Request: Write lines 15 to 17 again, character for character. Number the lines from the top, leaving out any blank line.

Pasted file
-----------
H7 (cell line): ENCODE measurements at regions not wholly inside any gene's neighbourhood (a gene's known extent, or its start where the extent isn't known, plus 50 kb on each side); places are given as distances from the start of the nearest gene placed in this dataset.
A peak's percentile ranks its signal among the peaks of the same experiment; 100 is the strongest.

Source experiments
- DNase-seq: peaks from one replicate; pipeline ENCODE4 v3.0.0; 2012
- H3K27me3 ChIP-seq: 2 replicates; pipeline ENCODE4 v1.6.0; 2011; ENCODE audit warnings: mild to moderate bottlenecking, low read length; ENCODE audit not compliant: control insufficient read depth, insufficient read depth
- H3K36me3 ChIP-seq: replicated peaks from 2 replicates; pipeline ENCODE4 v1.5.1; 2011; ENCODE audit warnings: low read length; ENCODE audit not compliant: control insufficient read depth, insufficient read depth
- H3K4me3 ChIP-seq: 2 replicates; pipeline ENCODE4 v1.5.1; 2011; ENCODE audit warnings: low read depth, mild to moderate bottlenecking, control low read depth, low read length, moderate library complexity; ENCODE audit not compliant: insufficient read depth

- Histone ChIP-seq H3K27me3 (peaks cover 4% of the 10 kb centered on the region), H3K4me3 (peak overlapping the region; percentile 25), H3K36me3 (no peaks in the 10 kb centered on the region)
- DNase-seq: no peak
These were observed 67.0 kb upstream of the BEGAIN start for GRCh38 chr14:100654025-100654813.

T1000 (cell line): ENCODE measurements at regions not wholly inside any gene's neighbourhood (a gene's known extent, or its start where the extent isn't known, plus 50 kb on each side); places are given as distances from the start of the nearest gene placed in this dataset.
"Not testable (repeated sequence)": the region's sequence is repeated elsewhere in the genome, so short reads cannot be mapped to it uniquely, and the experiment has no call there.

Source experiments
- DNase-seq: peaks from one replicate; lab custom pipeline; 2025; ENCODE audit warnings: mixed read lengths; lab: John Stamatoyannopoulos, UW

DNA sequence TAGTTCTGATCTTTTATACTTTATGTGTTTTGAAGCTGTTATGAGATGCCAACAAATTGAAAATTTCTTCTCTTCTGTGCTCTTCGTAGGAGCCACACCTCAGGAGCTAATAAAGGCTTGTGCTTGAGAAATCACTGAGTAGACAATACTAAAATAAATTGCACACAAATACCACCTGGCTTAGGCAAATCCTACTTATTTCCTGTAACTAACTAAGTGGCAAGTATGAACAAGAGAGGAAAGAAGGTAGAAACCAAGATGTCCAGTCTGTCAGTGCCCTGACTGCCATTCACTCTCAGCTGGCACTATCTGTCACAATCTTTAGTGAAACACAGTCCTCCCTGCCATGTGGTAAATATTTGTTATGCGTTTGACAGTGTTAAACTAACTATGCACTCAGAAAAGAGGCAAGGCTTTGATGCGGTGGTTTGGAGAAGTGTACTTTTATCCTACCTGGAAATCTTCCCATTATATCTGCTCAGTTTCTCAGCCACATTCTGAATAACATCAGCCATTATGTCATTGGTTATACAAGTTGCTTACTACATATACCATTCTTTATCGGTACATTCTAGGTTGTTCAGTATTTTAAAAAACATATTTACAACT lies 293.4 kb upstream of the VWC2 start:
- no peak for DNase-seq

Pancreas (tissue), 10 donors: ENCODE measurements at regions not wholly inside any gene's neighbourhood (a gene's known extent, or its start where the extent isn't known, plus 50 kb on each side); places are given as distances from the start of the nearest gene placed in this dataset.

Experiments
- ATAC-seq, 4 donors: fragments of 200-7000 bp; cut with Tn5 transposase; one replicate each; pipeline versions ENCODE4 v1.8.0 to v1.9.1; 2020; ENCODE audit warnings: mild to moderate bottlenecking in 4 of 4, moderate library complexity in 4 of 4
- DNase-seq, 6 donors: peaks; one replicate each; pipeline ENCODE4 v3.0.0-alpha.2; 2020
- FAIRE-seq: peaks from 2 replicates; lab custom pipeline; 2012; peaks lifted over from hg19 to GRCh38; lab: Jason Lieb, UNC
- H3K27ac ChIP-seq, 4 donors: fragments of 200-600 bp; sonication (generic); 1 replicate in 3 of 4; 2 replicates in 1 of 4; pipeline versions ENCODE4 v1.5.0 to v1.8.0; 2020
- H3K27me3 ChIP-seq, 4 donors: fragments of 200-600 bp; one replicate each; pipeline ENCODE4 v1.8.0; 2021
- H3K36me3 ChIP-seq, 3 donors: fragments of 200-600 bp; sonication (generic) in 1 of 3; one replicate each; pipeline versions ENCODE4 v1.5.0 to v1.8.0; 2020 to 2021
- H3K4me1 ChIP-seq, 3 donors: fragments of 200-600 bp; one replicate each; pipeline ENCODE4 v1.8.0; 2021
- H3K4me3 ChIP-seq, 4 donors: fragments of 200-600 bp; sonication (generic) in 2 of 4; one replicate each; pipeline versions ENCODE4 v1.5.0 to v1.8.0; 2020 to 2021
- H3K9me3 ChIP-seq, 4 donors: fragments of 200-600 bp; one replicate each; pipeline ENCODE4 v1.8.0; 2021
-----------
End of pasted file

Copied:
DNA sequence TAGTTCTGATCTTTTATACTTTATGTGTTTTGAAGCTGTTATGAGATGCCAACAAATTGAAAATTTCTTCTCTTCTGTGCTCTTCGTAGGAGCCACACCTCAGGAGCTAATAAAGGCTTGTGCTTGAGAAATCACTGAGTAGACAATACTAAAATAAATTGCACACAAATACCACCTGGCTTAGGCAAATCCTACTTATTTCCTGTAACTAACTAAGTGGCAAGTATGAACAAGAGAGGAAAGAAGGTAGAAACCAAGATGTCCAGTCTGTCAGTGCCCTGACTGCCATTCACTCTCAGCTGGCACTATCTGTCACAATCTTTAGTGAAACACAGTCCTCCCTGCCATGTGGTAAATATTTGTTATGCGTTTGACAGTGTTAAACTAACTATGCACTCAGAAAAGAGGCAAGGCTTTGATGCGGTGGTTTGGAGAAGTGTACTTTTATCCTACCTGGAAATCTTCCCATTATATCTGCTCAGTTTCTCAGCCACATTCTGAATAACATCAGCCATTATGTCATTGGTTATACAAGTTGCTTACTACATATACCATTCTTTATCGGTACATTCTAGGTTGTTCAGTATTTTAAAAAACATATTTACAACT lies 293.4 kb upstream of the VWC2 start:
- no peak for DNase-seq

Pancreas (tissue), 10 donors: ENCODE measurements at regions not wholly inside any gene's neighbourhood (a gene's known extent, or its start where the extent isn't known, plus 50 kb on each side); places are given as distances from the start of the nearest gene placed in this dataset.